Better 3D printing technology will help to accelerate the craft economy, making it easier to do crafts by upskilling people and filling in some of their skill gaps. Someone with visual creativity but low manual skill might benefit greatly from AI model creation and 3D printer manufacture, followed by further AI assistance in marketing, selling and distribution. 3D printing might also reduce the need to go to town to buy some things.

Less shopping in high street

This is already obvious. Online shopping will continue to become a more personalized and satisfying experience, smarter, with faster delivery and easier returns, while high street decline accelerates. Every new wave of technology makes online better, and high street stores seem unable or unwilling to compete, in spite of my wonderful ‘6s guide’:

https://timeguide.wordpress.com/2013/01/16/the-future-of-high-street-survival-the-6s-guide/

Those that are more agile still suffer decline of shopper numbers as the big stores fail to attract them so even smart stores will find it harder to survive.

Improving agriculture

Farming technology has doubled the amount of food production per hectare in the last few decades. That may happen again by mid-century. Meanwhile, the trend is towards higher vegetable and lower meat consumption. Even with an increased population, less land will be needed to grow our food. As well as reducing the need to protect green belts, that will also allow some of our countryside to be put under better environmental stewardship programs, returning much of it to managed nature. What countryside we have will be healthier and prettier, and people will be drawn to it more.

Improving social engineering

Some objections to green-field building can be reduced by making better use of available land. Large numbers of new homes are needed and they will certainly need some green field to be used, but given the factors already listed above, a larger number of smaller communities might be better approach. Amazingly, in spite of decades of dating technology proving that people can be matched up easily using AI, there is still no obvious use of similar technology to establish new communities by blending together people who are likely to form effective communities. Surely it must be feasible to advertise a new community building program that wants certain kinds of people in it – even an Australian style points system might work sometimes. Unless sociologists have done nothing for the past decades, they must surely know what types of people work well together by now? If the right people live close to each other, social involvement will be high, loneliness low, health improved, care costs minimized, the need for longer distance travel reduced and environmental impact minimized. How hard can it be?

Improving building technology such as 3D printing and robotics will allow more rapid construction, so that when people are ready and willing to move, property suited to them can be available soon.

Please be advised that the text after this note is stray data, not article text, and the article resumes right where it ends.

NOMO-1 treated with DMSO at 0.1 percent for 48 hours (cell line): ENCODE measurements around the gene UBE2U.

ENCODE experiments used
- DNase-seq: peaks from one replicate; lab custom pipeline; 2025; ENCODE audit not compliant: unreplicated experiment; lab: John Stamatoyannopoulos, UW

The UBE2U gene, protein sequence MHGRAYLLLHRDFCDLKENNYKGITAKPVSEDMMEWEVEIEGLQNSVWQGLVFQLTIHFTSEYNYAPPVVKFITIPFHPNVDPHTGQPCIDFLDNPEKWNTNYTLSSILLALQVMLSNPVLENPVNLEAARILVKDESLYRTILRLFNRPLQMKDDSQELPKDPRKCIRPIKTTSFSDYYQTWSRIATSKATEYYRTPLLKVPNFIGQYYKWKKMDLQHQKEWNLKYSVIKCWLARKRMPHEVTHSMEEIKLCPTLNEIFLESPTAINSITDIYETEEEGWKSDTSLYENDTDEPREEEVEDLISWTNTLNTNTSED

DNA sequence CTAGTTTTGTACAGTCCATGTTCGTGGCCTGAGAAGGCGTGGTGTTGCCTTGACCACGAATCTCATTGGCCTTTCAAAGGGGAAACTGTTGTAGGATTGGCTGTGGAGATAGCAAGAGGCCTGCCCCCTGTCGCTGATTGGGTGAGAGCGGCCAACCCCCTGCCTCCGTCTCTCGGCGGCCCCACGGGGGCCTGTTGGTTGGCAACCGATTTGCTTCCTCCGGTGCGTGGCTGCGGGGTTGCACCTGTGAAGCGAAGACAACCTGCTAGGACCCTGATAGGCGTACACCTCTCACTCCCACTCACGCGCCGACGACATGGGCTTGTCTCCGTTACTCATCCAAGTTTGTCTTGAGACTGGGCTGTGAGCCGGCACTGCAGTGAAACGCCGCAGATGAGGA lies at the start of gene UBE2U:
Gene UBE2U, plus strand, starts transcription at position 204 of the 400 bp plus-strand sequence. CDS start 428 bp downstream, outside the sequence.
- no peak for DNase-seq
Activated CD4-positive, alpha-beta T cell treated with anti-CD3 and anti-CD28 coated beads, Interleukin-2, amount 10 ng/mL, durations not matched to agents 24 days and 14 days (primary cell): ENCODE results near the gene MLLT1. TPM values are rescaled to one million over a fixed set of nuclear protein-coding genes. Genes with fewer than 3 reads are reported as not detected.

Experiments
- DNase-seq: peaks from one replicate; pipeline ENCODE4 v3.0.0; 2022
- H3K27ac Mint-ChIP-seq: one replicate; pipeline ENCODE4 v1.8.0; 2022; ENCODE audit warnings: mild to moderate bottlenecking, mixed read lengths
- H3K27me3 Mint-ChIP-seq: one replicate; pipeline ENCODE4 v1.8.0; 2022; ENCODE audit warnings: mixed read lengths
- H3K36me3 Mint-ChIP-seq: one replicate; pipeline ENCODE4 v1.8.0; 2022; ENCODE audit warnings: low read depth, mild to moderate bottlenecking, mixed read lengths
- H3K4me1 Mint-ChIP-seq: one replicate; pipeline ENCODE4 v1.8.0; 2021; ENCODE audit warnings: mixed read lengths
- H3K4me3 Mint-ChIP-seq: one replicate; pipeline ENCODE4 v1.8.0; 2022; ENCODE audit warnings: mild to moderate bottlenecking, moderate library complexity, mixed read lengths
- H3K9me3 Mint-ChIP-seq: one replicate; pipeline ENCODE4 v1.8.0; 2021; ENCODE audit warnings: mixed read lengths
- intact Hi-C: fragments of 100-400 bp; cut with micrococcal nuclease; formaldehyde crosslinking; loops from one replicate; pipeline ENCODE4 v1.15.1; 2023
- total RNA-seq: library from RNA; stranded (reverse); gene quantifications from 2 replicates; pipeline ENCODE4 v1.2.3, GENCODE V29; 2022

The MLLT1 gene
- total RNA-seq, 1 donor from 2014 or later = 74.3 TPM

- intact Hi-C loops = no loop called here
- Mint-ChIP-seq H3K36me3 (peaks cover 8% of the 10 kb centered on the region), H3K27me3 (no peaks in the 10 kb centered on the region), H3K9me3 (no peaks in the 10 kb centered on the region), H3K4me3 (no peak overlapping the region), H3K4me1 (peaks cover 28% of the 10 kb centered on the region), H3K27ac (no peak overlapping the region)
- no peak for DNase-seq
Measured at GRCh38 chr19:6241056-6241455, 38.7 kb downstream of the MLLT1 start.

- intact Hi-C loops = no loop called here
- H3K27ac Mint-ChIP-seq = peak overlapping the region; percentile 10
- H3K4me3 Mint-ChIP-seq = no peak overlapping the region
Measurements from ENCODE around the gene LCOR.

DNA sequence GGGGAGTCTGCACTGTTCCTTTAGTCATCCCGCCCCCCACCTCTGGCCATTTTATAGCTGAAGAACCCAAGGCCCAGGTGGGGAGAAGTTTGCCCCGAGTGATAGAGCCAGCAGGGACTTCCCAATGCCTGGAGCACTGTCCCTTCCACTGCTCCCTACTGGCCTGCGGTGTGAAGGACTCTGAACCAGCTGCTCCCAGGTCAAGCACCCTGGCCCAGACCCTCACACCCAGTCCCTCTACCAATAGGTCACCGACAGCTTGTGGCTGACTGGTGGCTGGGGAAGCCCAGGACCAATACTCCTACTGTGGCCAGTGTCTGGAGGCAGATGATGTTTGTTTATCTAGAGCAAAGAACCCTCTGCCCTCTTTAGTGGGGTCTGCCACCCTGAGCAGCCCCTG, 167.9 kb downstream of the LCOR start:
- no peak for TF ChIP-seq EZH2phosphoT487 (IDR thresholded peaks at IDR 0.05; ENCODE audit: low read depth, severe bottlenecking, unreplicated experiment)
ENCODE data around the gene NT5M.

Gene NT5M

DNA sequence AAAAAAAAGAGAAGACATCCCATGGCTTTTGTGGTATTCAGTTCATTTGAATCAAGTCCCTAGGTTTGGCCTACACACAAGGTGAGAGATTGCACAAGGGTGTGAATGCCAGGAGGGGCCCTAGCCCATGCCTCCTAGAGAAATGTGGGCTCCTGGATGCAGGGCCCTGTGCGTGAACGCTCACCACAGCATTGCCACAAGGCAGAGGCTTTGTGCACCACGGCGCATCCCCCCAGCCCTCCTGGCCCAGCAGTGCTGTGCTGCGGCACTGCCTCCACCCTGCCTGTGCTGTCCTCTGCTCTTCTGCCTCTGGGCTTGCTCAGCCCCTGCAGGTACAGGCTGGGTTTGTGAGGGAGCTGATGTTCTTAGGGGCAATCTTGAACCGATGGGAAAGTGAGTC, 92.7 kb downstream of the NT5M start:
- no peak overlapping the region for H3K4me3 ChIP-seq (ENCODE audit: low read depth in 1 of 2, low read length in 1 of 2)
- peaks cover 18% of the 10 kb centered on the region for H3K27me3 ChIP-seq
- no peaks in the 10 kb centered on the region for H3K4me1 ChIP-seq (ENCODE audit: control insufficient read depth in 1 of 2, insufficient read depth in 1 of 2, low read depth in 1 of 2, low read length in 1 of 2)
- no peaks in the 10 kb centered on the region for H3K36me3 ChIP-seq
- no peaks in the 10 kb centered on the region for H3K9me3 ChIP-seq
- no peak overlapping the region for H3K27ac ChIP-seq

Lifestyle changes also mean that homes don’t need to be as big. A phone today does what used to need half a living room of technology and space. With wall-hung displays and augmented reality, decor can be partly virtual, and even a 450 sq ft apartment is fine as a starter place, half as big as was needed a few decades ago, and that could be 3D printed and kitted out in a few days.

Even demographic changes favor smaller communities. As wealth increases, people have smaller families, i.e fewer kids. That means fewer years doing the school run, so less travel, less need to be in a town. Smaller schools in smaller communities can still access specialist lessons via the net.

Increasing wealth also encourages and enables people to a higher quality of life. People who used to live in a crowded city street might prefer a more peaceful and spacious existence in a more rural setting and will increasingly be able to afford to move. Short term millennial frustrations with property prices won’t last, as typical 2.5% annual growth more than doubles wealth by 2050 (though automation and its assorted consequences will impact on the distribution of that wealth).

Off-grid technology

Whereas one of the main reasons to live in urban areas was easy access to telecomms, energy and water supply and sewerage infrastructure, all of these can now be achieved off-grid. Mobile networks provide even broadband access to networks. Solar or wind provide easy energy supply. Water can be harvested out of the air even in arid areas (http://www.dailymail.co.uk/sciencetech/article-5840997/The-solar-powered-humidity-harvester-suck-drinkable-water-AIR.html) and human and pet waste can be used as biomass for energy supply too, leaving fertilizer as residue.

There are also huge reasons that people won’t want to live in cities, and they will also cause deurbansisation.

The biggest by far in the problem of epidemics. As antibiotic resistance increases, disease will be a bigger problem. We may find good antibiotics alternatives but we may not. If not, then we may see some large cities where disease runs rampant and kills hundreds of thousands of people, perhaps even millions. Many scientists have listed pandemics among their top ten threats facing humanity. Obviously, being in a large city will incur a higher risk of becoming a victim, so once one or two incidents have occurred, many people will look for options to leave cities everywhere. Linked to this is bioterrorism, where the disease is deliberate, perhaps created in a garden shed by someone who learned the craft in one of today’s bio-hacking clubs. Disease might be aimed at a particular race, gender or lifestyle group or it may simply be designed to be as contagious and lethal as possible to everyone.